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rfc:rfc7240

Internet Engineering Task Force (IETF) J. Snell Request for Comments: 7240 June 2014 Category: Standards Track ISSN: 2070-1721

                       Prefer Header for HTTP

Abstract

 This specification defines an HTTP header field that can be used by a
 client to request that certain behaviors be employed by a server
 while processing a request.

Status of This Memo

 This is an Internet Standards Track document.
 This document is a product of the Internet Engineering Task Force
 (IETF).  It represents the consensus of the IETF community.  It has
 received public review and has been approved for publication by the
 Internet Engineering Steering Group (IESG).  Further information on
 Internet Standards is available in Section 2 of RFC 5741.
 Information about the current status of this document, any errata,
 and how to provide feedback on it may be obtained at
 http://www.rfc-editor.org/info/rfc7240.

Copyright Notice

 Copyright (c) 2014 IETF Trust and the persons identified as the
 document authors.  All rights reserved.
 This document is subject to BCP 78 and the IETF Trust's Legal
 Provisions Relating to IETF Documents
 (http://trustee.ietf.org/license-info) in effect on the date of
 publication of this document.  Please review these documents
 carefully, as they describe your rights and restrictions with respect
 to this document.  Code Components extracted from this document must
 include Simplified BSD License text as described in Section 4.e of
 the Trust Legal Provisions and are provided without warranty as
 described in the Simplified BSD License.

Snell Standards Track [Page 1] RFC 7240 HTTP Prefer June 2014

Table of Contents

 1. Introduction ....................................................2
    1.1. Syntax Notation ............................................4
 2. The Prefer Request Header Field .................................4
    2.1. Examples ...................................................6
 3. The Preference-Applied Response Header Field ....................7
 4. Preference Definitions ..........................................8
    4.1. The "respond-async" Preference .............................8
    4.2. The "return=representation" and "return=minimal"
         Preferences ................................................9
    4.3. The "wait" Preference .....................................11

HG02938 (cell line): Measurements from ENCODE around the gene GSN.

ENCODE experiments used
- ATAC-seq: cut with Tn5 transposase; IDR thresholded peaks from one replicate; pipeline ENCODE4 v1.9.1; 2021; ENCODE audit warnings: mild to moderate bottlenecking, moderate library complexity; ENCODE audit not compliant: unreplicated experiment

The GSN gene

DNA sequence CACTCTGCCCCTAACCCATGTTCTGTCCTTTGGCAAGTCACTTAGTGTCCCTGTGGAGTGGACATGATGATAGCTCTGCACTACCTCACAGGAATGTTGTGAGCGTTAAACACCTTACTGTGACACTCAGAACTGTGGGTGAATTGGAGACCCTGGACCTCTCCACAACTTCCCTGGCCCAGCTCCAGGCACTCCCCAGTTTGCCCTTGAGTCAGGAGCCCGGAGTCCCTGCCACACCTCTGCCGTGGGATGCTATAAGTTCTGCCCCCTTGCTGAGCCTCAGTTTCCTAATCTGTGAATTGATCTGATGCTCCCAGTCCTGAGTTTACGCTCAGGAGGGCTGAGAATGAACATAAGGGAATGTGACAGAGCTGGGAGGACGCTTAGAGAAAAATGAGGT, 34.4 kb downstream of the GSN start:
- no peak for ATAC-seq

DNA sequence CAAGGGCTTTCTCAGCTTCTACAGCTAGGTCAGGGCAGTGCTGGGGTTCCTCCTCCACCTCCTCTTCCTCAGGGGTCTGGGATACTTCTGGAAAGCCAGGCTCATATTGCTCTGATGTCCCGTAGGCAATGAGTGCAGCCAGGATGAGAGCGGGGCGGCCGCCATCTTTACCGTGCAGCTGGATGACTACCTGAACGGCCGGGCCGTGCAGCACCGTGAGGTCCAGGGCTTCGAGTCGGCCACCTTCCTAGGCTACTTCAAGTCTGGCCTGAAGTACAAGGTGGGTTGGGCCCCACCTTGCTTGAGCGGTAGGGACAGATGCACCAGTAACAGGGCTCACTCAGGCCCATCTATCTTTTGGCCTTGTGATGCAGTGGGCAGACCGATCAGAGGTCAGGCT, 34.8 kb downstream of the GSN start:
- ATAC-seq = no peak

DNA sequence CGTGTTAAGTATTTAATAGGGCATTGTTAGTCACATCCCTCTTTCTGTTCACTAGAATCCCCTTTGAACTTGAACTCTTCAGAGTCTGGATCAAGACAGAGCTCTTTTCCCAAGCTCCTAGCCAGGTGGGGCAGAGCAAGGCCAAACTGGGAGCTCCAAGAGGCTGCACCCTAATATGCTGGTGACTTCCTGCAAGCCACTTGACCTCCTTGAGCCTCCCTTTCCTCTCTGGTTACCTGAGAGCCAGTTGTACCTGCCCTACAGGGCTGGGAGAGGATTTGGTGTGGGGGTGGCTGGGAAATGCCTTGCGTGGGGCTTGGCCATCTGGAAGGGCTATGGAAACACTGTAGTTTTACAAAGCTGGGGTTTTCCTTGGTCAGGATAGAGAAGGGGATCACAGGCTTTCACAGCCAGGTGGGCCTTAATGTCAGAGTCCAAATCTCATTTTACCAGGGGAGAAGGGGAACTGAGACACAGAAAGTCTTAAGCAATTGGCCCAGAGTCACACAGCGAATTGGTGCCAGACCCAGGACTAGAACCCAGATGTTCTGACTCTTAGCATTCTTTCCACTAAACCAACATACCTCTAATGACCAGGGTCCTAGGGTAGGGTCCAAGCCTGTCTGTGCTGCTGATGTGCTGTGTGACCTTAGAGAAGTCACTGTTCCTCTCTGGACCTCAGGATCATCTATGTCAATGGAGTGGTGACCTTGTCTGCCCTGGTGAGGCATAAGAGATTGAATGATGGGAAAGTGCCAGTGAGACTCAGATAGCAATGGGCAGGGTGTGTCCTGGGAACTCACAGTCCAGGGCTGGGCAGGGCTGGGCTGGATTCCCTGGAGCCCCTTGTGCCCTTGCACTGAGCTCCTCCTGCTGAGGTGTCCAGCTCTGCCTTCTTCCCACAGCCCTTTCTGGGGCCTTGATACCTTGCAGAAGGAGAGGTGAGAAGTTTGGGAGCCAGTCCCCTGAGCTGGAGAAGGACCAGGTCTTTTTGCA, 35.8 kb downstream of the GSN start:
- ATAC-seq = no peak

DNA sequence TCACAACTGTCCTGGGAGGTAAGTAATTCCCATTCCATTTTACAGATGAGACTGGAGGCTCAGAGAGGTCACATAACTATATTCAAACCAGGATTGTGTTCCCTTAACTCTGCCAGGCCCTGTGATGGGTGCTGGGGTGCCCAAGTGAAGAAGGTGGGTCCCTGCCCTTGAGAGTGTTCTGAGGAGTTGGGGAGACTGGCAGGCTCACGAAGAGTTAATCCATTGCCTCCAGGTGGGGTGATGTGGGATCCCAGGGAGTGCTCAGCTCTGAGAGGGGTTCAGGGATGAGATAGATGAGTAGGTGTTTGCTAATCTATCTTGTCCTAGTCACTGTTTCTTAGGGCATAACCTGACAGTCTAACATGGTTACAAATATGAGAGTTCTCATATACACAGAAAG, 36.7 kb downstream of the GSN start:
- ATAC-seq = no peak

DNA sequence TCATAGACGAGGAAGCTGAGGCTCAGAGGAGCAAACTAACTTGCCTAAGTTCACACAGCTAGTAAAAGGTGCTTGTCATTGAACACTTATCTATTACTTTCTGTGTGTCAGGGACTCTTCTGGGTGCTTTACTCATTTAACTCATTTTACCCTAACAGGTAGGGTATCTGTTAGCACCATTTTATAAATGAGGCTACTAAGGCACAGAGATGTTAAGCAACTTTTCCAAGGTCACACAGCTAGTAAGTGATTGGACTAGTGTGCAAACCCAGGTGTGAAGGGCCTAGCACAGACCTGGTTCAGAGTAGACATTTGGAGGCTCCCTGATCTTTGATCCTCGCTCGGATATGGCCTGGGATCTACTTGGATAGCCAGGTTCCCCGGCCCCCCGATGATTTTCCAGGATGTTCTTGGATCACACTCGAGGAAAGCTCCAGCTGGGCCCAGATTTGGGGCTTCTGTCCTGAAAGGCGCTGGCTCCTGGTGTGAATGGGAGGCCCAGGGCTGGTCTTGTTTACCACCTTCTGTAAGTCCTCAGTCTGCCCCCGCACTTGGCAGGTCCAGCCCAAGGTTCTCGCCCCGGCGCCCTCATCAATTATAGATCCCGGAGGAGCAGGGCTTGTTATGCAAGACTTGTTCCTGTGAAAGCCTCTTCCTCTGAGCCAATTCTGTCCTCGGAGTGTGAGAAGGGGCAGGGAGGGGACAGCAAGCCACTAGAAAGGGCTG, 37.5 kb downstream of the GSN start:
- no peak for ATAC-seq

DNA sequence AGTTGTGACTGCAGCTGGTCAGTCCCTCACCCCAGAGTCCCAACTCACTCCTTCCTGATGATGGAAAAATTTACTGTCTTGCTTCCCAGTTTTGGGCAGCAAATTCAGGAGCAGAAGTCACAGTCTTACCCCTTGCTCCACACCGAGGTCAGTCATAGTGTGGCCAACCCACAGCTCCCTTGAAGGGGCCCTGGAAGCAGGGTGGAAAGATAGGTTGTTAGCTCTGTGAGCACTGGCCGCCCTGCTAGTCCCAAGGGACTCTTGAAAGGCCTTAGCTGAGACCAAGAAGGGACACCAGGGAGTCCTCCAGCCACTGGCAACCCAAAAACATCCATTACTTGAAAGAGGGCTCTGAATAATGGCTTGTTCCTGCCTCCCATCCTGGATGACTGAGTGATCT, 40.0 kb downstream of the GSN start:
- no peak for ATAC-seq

4.4. The "handling=strict" and "handling=lenient" Processing ...12
 5. IANA Considerations ............................................13
    5.1. The Registry of Preferences ...............................13
    5.2. Initial Registry Contents .................................15
 6. Security Considerations ........................................16
 7. References .....................................................16
    7.1. Normative References ......................................16
    7.2. Informative References ....................................16

1. Introduction

 Within the course of processing an HTTP request, there are typically
 a range of required and optional behaviors that a server or
 intermediary can employ.  These often manifest in a variety of subtle
 and not-so-subtle ways within the response.
 For example, when using the HTTP PUT method to modify a resource --
 similar to that defined for the Atom Publishing Protocol [RFC5023] --
 the server is given the option of returning either a complete
 representation of a modified resource or a minimal response that
 indicates only the successful completion of the operation.  The
 selection of which type of response to return to the client generally
 has no bearing on the successful processing of the request but could,
 for instance, have an impact on what actions the client must take
 after receiving the response.  That is, returning a representation of
 the modified resource within the response can allow the client to
 avoid sending an additional subsequent GET request.
 Similarly, servers that process requests are often faced with
 decisions about how to process requests that may be technically
 invalid or incorrect but are still understandable.  It might be the
 case that the server is able to overlook the technical errors in the
 request but still successfully process the request.  Depending on the

Snell Standards Track [Page 2] RFC 7240 HTTP Prefer June 2014

 specific requirements of the application and the nature of the
 request being made, the client might or might not consider such
 lenient processing of its request to be appropriate.
 While the decision of exactly which behaviors to apply in these cases
 lies with the server processing the request, the server might wish to
 defer to the client to specify which optional behavior is preferred.
 Currently, HTTP offers no explicitly defined means of expressing the
 client's preferences regarding the optional aspects of handling of a
 given request.  While HTTP does provide the Expect header -- which
 can be used to identify mandatory expectations for the processing of
 a request -- use of the field to communicate optional preferences is
 problematic:
 1.  The semantics of the Expect header field are such that
     intermediaries and servers are required to reject any request
     that states unrecognized or unsupported expectations.
 2.  While the Expect header field is end to end, the HTTP
     specification requires that the header be processed hop by hop.
     That is, every interceding intermediary that handles a request
     between the client and the origin server is required to process
     an expectation and determine whether it is capable of
     appropriately handling it.
 The must-understand semantics of the Expect header make it a poor
 choice for the expression of optional preferences.
 Another option available to clients is to utilize Request URI
 query-string parameters to express preferences.  However, any
 mechanism that alters the URI can have undesirable effects, such as